TechnologyWednesday 04.27.22

How Spies Communicate Using Shortwave Numbers Stations

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What are numbers stations?

Numbers stations are mysterious, unsettling, and one of the strangest things you'll ever hear. They're shortwave radio stations that send coded messages to undercover spies all over the world—an odd relic of Cold War espionage still being used today, including in the Russian invasion of Ukraine.

A typical numbers station broadcast starts with a snippet of a song or melody followed by a monotone voice reading off a list of random numbers, maybe in Russian, English, Czech, or even Morse Code.

The numbers are encrypted messages being sent to undercover spies and intelligence operatives using a century-old encryption method called one-time pads. Anyone with a shortwave radio can hear the messages, and the radio signals have been traced back to government sites in Russia, Cyprus, even the United States, but no government has ever acknowledged their existence.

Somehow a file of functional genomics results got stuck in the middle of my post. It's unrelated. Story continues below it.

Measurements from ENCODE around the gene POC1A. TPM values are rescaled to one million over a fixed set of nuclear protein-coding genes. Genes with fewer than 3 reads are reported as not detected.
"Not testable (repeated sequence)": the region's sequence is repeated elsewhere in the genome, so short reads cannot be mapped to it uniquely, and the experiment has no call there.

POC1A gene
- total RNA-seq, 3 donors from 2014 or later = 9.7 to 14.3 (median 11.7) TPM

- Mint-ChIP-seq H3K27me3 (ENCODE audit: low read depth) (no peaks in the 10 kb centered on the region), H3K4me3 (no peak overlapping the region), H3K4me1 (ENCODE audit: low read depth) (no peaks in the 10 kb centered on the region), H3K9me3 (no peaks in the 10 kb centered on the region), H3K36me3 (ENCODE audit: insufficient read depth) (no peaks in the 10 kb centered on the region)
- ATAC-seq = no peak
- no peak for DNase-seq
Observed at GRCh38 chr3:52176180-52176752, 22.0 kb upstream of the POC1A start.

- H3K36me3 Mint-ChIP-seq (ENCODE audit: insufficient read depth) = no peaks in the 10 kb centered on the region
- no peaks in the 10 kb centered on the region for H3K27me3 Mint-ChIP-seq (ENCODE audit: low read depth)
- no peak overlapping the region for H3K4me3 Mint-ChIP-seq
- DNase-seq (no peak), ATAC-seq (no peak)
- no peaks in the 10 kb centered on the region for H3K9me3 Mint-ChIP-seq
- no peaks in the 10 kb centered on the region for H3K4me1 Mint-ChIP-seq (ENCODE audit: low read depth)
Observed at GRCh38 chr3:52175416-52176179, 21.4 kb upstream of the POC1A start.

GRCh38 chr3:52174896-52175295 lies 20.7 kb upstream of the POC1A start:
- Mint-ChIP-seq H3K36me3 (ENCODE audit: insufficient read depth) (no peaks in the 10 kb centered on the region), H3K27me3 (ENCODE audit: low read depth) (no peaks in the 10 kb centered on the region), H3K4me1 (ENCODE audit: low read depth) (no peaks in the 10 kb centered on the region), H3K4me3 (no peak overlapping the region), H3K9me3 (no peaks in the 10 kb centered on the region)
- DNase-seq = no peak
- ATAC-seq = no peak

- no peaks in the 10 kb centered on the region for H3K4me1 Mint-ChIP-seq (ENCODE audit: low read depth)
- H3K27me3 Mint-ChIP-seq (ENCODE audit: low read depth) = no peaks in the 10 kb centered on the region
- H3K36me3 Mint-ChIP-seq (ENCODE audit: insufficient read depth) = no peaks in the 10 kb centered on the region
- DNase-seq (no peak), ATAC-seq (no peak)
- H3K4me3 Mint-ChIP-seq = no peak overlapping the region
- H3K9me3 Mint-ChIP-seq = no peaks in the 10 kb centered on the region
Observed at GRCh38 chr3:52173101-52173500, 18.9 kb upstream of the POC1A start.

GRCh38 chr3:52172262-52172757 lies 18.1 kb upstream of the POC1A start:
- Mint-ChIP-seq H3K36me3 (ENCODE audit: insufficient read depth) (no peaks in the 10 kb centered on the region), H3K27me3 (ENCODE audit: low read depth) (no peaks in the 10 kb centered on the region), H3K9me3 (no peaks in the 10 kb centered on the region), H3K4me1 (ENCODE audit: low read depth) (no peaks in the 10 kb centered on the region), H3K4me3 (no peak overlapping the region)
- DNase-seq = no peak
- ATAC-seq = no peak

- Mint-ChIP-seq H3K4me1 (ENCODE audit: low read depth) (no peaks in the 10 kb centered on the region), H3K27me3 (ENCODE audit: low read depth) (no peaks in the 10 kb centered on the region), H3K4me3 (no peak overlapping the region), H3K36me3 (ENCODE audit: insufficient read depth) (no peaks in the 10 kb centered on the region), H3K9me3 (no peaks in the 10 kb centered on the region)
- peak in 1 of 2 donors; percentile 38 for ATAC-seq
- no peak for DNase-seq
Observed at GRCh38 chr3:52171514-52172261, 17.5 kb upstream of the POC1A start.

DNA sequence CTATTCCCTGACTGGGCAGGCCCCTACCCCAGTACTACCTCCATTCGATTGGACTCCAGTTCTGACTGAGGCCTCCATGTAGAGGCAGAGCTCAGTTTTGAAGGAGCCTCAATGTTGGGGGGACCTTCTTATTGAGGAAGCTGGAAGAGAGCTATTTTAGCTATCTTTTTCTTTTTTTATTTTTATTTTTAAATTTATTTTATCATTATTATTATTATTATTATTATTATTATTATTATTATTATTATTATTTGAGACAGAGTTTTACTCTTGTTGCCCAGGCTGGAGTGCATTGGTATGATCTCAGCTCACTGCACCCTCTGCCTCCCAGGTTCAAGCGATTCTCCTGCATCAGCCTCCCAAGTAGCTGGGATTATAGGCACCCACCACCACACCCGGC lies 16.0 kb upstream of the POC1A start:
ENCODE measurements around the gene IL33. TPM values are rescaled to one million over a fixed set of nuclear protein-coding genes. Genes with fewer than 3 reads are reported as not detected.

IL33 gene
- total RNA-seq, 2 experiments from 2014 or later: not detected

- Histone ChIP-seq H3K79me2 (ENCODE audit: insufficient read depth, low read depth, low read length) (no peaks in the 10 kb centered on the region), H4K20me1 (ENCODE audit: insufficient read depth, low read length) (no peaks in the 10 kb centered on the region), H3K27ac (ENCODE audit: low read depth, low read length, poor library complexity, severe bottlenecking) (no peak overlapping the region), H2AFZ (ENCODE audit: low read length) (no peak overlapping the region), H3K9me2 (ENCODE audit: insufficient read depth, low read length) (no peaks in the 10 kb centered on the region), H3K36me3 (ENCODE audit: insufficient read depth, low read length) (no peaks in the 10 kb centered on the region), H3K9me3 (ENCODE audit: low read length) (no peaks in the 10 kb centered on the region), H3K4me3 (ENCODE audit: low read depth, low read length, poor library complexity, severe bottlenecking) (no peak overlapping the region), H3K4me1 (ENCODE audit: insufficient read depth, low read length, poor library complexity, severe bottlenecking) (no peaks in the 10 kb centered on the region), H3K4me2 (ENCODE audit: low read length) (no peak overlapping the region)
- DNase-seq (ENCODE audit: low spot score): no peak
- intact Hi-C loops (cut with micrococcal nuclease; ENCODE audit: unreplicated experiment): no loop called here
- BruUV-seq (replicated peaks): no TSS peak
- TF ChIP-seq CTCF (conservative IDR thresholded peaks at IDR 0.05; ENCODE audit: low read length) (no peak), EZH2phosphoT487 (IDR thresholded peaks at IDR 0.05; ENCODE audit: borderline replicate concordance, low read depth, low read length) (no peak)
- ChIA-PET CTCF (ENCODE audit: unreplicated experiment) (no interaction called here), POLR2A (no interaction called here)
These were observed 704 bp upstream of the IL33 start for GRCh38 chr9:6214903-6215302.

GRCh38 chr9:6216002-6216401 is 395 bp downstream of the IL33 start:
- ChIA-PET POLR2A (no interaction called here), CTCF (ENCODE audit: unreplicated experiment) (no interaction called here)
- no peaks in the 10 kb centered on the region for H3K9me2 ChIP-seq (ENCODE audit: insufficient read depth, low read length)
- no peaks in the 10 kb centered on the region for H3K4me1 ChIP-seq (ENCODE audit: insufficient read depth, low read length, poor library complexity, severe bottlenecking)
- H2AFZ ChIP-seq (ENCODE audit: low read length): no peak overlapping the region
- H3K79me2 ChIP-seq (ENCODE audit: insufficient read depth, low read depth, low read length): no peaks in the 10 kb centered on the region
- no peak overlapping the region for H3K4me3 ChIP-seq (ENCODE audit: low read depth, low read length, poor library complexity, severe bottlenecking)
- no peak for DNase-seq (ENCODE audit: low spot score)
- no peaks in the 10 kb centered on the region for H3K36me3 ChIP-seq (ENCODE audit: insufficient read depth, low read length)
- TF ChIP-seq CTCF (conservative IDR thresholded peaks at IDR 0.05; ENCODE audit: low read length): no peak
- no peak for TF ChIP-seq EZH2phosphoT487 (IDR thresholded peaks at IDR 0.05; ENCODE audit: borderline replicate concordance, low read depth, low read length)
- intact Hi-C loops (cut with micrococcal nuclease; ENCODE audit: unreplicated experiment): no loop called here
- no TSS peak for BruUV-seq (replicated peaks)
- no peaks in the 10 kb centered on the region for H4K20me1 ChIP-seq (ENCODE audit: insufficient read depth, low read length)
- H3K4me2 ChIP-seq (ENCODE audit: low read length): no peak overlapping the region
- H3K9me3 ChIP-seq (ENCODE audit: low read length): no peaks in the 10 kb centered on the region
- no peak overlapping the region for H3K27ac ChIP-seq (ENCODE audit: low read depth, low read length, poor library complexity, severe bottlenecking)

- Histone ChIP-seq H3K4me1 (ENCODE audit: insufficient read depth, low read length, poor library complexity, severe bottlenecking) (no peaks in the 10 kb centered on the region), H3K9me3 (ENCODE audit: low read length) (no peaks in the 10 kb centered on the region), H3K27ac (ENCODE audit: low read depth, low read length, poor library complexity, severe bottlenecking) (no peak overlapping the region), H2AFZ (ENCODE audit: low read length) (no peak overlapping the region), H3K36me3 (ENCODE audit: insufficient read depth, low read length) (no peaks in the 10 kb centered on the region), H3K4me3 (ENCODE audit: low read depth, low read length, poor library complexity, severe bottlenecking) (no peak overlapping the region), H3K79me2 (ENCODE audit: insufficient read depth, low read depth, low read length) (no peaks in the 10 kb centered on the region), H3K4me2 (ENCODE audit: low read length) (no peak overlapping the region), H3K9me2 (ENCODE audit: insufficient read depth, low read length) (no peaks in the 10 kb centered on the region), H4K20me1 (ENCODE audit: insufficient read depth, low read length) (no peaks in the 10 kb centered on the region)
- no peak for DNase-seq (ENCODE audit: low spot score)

Numbers stations solve an age-old problem for intelligence agencies: how do you securely communicate with agents in the field without anyone knowing what you’re saying? Experts say that shortwave radio and one-time pad encryption is the only covert communication that’s completely unbreakable.

The Recount dives into the mysterious and fascinating world of numbers stations to learn more about how they work, where they come from, and why they’re still an important part of modern espionage, including in Russia’s invasion of Ukraine.

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